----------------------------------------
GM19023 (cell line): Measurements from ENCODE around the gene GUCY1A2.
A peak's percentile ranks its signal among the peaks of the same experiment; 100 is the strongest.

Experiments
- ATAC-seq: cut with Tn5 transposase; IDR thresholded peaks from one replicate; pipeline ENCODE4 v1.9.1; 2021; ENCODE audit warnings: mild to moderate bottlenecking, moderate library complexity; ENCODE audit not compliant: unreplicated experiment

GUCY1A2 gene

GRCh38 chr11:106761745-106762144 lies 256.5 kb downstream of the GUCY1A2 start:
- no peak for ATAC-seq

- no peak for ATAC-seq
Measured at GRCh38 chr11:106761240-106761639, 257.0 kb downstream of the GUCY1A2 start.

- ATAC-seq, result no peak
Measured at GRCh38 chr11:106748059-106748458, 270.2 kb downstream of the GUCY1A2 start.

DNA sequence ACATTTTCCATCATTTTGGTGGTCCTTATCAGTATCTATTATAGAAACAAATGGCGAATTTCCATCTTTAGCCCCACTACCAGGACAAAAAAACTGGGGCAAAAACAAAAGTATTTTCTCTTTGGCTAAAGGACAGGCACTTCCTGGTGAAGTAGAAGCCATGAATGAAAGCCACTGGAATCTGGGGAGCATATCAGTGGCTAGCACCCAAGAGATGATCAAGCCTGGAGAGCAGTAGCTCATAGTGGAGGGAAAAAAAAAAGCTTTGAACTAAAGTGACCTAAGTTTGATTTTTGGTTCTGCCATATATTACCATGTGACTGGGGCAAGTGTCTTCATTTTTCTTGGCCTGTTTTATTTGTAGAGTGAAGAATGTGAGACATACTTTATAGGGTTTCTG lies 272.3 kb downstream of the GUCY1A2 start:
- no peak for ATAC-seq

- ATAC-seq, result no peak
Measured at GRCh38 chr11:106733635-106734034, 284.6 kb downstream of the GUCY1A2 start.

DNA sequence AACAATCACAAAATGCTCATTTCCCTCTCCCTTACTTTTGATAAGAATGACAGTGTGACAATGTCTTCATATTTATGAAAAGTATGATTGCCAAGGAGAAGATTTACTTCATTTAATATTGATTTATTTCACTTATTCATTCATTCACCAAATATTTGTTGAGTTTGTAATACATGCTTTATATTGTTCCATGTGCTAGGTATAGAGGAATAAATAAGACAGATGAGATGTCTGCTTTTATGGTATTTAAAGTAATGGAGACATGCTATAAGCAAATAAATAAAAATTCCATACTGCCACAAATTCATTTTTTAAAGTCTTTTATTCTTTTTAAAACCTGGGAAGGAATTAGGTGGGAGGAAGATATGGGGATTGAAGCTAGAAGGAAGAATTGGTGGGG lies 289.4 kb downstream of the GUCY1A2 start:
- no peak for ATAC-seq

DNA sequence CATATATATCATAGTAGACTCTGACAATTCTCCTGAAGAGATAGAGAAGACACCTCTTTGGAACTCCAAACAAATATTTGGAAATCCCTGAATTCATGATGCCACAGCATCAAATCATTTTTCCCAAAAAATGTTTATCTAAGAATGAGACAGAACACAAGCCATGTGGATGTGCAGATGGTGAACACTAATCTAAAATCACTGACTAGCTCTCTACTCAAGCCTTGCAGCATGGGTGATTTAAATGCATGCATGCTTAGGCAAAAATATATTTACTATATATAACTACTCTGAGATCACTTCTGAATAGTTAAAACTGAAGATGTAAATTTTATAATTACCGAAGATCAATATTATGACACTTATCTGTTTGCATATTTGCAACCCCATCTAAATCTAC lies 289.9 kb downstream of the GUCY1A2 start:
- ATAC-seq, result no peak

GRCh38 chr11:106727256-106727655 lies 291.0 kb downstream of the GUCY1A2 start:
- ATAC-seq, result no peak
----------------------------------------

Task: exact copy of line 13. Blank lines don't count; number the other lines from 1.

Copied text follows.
- no peak for ATAC-seq